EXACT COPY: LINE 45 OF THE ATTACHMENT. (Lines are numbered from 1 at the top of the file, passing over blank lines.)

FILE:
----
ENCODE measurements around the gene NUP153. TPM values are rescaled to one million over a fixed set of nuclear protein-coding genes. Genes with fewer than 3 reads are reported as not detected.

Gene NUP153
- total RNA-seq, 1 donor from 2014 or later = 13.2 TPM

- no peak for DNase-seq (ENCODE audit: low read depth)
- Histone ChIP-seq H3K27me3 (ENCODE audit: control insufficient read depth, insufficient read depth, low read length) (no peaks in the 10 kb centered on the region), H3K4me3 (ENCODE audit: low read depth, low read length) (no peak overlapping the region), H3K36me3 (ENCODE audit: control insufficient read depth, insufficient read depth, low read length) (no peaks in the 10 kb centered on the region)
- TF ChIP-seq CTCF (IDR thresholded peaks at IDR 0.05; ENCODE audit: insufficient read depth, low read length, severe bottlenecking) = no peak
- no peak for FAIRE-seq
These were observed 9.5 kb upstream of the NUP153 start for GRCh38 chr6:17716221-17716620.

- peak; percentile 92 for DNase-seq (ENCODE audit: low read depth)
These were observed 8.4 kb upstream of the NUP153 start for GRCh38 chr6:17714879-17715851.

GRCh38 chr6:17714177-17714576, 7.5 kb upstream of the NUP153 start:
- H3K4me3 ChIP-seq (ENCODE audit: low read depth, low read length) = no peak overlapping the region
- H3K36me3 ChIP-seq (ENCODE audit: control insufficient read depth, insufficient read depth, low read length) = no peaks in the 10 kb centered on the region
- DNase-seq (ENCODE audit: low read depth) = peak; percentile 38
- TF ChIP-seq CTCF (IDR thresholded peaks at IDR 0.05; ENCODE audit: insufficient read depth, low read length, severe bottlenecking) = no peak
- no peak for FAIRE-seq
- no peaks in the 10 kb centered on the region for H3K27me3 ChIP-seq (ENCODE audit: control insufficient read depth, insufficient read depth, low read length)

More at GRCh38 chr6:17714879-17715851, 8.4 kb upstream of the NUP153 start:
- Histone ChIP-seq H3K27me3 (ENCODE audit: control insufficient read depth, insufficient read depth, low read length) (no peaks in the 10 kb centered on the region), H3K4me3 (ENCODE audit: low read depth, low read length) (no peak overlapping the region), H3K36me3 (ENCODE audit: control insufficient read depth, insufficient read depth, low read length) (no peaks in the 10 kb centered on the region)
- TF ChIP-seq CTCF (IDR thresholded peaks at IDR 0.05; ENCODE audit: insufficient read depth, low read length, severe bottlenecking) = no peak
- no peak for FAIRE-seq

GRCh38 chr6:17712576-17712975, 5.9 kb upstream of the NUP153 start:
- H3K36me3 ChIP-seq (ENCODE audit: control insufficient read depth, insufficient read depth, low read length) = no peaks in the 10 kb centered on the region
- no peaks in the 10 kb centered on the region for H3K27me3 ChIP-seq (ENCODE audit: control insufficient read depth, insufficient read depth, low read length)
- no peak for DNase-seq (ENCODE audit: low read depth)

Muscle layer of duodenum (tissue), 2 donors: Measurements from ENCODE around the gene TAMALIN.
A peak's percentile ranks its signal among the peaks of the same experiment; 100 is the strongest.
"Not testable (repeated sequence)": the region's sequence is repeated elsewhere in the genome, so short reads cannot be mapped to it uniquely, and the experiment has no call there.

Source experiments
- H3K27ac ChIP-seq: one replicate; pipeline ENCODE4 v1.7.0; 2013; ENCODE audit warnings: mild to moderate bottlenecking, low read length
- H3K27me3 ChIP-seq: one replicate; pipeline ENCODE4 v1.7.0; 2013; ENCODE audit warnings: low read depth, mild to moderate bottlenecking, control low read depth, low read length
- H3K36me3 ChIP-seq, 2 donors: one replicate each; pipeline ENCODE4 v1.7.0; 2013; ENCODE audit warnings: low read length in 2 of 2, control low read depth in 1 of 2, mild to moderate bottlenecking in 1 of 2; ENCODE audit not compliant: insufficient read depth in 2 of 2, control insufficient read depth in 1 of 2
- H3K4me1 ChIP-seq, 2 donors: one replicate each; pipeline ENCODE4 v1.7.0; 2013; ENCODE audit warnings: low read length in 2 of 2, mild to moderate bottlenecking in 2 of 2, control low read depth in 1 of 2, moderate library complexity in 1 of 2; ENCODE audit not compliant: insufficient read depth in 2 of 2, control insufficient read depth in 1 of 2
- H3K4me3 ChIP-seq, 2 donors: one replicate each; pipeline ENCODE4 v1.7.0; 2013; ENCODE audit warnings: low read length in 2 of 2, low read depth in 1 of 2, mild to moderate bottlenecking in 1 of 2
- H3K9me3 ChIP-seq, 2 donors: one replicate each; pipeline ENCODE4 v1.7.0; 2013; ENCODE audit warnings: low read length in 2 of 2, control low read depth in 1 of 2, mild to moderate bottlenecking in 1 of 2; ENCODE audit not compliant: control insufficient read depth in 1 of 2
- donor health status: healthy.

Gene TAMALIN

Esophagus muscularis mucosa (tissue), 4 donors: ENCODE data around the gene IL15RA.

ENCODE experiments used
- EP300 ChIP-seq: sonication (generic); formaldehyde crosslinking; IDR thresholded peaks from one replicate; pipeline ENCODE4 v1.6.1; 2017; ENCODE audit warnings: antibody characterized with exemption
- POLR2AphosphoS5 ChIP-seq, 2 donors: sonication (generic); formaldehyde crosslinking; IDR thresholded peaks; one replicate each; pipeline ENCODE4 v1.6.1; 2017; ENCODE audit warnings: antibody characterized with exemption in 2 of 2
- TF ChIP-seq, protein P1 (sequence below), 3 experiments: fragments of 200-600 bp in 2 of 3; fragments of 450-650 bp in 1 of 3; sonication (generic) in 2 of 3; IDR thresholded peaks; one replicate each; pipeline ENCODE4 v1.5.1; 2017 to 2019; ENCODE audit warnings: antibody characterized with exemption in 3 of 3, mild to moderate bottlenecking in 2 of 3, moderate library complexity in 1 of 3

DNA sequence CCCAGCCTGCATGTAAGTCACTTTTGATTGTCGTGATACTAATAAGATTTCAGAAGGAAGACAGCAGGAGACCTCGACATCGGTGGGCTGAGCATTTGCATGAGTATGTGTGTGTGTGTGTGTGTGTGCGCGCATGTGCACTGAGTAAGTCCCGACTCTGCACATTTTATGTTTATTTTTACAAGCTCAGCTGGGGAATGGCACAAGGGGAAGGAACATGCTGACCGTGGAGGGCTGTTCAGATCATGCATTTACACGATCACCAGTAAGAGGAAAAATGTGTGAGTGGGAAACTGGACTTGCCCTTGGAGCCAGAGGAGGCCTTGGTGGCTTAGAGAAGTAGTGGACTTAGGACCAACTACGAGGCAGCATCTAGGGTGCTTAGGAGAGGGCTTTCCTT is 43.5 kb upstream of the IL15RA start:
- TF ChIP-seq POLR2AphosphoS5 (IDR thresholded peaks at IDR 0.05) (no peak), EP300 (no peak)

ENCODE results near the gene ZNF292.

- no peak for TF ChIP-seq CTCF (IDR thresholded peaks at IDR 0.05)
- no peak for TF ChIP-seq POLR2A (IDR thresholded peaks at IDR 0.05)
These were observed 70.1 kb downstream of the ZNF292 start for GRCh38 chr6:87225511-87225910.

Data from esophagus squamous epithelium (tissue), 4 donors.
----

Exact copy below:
ENCODE results near the gene ZNF292.